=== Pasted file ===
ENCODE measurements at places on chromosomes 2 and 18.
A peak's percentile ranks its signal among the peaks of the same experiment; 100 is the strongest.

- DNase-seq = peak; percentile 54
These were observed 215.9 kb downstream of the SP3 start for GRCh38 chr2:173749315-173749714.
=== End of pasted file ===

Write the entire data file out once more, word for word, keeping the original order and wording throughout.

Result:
ENCODE measurements at places on chromosomes 2 and 18.
A peak's percentile ranks its signal among the peaks of the same experiment; 100 is the strongest.

- DNase-seq = peak; percentile 54
These were observed 215.9 kb downstream of the SP3 start for GRCh38 chr2:173749315-173749714.